Television Contributes to Attention Deficit Problems. Are We Surprised?

Its been a while since I’ve sat down for a hearty feast of Saturday morning entertainment, and if it wasn’t for a seminar I was asked to present to a large group of teachers, I don’t know that I would have ever gotten around to meeting some of these top quality animated personalities.

The land of animation is fertile ground to discover the latest trends in advertising and programming aimed at children. I knew this would be the perfect place to find plenty of examples for my demonstration on basic media deconstruction. (In English, that means watching commercials and programs, often in slow motion, and looking for the various techniques being used to win over the minds and wallets of junior consumers.)

However, upon reviewing the montage of action heroes, cold cereal, and rebellious little characters, an overall theme emerged to a far greater degree than I’ve ever noticed before: Absolute hyperactivity.

Going back and looking at a Cheerios commercial from 1960, I was reminded how much the landscape has changed. Back then, advertisements and programs were leisurely paced. Camera angles changed only when necessary (largely because editing was very time consuming), or commercials were recorded live with two cameras at most. The Cheerios’ commercial was 60 seconds long, which was common at the time.

Over the following decades, commercials took on a decidedly different tone. They became more “hard sell,” using sounds, colors, and often a faster pacing to draw our attention—especially on Saturday mornings. They also turned into 30-second pitches.

Today the MTV generation has convinced anyone who directs media for children and teens that a mounted camera is passé. Even animation mimics hand held camera movements mixed with rapid-fire editing and what seems to be nearly a random unfolding of events and stories. When the commercial break starts, you hardly even notice, and the sheer deluge of products being presented is amazing with many advertisements clocking in at 15 seconds.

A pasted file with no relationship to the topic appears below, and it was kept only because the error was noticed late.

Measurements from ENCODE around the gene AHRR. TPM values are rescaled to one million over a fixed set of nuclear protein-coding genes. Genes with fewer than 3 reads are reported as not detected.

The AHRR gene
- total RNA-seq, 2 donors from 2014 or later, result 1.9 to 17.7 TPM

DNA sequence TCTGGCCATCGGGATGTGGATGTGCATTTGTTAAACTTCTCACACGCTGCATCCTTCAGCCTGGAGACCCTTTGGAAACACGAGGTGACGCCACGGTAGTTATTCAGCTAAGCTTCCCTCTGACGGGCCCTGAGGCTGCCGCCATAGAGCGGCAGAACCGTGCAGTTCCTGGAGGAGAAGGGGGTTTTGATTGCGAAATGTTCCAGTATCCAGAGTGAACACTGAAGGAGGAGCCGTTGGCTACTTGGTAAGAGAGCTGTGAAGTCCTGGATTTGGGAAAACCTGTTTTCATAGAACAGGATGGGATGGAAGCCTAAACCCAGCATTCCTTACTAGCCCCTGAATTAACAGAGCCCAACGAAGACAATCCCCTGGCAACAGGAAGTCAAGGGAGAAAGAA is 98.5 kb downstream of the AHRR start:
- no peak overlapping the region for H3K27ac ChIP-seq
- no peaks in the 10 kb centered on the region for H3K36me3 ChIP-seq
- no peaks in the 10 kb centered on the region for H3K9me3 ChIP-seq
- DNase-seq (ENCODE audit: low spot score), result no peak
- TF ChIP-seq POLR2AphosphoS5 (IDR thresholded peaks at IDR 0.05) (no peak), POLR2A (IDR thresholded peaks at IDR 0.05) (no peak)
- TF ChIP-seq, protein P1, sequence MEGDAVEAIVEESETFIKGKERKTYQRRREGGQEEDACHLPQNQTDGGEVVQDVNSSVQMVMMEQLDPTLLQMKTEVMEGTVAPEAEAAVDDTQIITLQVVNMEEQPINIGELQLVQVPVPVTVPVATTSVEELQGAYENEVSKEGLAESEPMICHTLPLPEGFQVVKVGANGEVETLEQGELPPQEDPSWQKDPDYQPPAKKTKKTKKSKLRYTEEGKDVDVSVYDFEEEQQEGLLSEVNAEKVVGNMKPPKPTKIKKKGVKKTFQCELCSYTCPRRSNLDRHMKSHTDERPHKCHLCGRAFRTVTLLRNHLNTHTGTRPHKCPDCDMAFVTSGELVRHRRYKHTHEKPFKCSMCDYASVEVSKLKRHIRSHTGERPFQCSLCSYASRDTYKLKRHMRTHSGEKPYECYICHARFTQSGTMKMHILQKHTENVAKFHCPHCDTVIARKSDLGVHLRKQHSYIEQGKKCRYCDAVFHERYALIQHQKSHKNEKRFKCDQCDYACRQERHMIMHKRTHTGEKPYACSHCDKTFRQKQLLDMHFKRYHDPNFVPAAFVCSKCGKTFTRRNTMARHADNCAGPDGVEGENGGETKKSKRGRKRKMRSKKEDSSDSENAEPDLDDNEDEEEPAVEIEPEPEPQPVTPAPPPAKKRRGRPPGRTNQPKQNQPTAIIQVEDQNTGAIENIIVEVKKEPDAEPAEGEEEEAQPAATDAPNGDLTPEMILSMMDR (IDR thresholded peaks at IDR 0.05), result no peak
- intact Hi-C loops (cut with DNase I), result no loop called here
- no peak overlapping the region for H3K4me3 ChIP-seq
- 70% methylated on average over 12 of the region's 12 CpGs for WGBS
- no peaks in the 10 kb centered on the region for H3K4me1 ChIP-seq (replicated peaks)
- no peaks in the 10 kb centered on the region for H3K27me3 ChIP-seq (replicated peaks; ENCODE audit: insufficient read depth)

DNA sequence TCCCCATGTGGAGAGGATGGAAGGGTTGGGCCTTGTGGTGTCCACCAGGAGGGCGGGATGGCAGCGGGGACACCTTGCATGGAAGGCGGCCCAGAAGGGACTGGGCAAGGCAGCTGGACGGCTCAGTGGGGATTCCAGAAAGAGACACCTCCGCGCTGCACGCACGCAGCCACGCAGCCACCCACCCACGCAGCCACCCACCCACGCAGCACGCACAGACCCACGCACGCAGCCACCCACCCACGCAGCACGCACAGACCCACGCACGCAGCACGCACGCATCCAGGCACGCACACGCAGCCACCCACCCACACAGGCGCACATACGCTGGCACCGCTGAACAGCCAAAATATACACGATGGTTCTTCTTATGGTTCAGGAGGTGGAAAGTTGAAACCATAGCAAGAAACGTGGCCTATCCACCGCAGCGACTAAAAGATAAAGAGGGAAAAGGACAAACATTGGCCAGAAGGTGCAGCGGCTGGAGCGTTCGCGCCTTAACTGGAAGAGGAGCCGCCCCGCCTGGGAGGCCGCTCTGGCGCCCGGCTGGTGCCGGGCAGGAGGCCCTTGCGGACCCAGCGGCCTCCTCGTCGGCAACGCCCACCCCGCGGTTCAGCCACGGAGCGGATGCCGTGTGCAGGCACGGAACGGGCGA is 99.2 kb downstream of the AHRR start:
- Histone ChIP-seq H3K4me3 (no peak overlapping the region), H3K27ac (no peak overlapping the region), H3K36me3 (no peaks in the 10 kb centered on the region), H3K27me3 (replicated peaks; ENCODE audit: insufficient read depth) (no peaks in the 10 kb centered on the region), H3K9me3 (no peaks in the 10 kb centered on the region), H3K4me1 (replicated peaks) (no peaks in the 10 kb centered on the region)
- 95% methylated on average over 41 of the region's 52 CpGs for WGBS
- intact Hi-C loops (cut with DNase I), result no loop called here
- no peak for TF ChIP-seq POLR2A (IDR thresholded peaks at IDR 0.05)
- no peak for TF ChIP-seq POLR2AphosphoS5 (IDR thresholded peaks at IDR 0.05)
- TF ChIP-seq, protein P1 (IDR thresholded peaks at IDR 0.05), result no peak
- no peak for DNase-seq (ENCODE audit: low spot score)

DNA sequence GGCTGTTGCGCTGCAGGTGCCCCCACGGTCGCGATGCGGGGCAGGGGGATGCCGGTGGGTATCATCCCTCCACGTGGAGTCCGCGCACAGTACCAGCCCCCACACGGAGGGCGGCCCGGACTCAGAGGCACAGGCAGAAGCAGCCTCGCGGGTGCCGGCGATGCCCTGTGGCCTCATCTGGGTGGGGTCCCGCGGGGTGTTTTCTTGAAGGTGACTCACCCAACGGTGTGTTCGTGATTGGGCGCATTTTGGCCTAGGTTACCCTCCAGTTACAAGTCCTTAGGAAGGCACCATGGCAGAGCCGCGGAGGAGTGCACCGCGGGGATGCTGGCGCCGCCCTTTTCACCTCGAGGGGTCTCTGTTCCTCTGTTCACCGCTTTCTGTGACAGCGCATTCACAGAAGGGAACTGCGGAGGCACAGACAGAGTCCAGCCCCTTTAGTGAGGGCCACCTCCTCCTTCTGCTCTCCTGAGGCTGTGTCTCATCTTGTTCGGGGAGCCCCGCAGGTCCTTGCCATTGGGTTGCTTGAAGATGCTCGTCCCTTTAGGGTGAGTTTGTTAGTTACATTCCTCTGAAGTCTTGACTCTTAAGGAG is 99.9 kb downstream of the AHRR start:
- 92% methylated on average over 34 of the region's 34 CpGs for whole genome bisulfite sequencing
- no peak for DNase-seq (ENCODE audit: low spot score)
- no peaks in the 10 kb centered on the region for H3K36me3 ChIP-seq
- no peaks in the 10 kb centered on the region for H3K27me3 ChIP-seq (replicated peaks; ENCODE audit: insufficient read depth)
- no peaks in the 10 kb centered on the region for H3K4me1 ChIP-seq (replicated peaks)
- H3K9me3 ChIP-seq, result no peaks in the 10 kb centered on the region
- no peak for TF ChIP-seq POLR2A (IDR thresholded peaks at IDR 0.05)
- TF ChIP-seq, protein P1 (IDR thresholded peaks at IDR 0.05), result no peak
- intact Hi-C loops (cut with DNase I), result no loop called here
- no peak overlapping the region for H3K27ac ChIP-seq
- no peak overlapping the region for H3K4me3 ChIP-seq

Coincidentally, days prior to my presentation, a team of researchers in Seattle released the findings on their latest study exploring possible relationships between television viewing by very young children and attention deficit problems. Of the over 2,500 youngsters observed, a correlation was discovered. Children up to three years of age were more likely to develop behavior problems, increasing about ten percent for each average daily hour of TV viewing. In other words, the likelihood of a child being diagnosed with attention deficit disorders would increase by 10 % for those who watched one to two hours, 20% for those who watched between two and three hours, 30% for children glued to the set for three to four hours, and so on.

From their findings, it is obvious that the problem gets bigger depending on the amount of television being consumed. So, how much TV do these little people take in? Of the one year olds, 36 % watched no TV, 37 % viewed one to two hours daily, 14 % viewed three to four hours per day, while the remainder—a sizeable 13 percent—watched over five hours per day! It gets even larger by age three. Only 7 percent are TV free, with the majority (nearly half) viewing one to two hours per day. Worse yet, roughly one in ten is viewing seven or more hours per day.

In an article on [], Dr. Dimitri Christakis, one of the researchers who works with the Children’s Hospital and Regional medical Center in Seattle, says the team doesn’t know exactly what programs the kids were watching, but believes the unrealistically fast-paced images typical of most TV shows may permanently alter normal brain development. He says this theory is further backed by evidence from studies of newborn rats where an over-stimulated environment caused the “architecture of the brain [to look] very different.”

I’ve observed my own children after a vacation in tube-land. They are cantankerous, onerous, monstrous and every other “ous” I can think of for at least the rest of the day. I suspect many parents reading this are thinking, “This is news?”

But science is all about physical evidence. Even with this report, the politically correct statements in the conclusion advise “additional research is needed.” However, for those who are just entering the joy of parenthood, I’d take the advice from this group of doctors, and pay close attention to the television viewing habits of your preschool age children.

And for seasoned parents, take another look at what your kids may be watching. Like me, you may be surprised at what a hyper activity sitting in front of the television has become.

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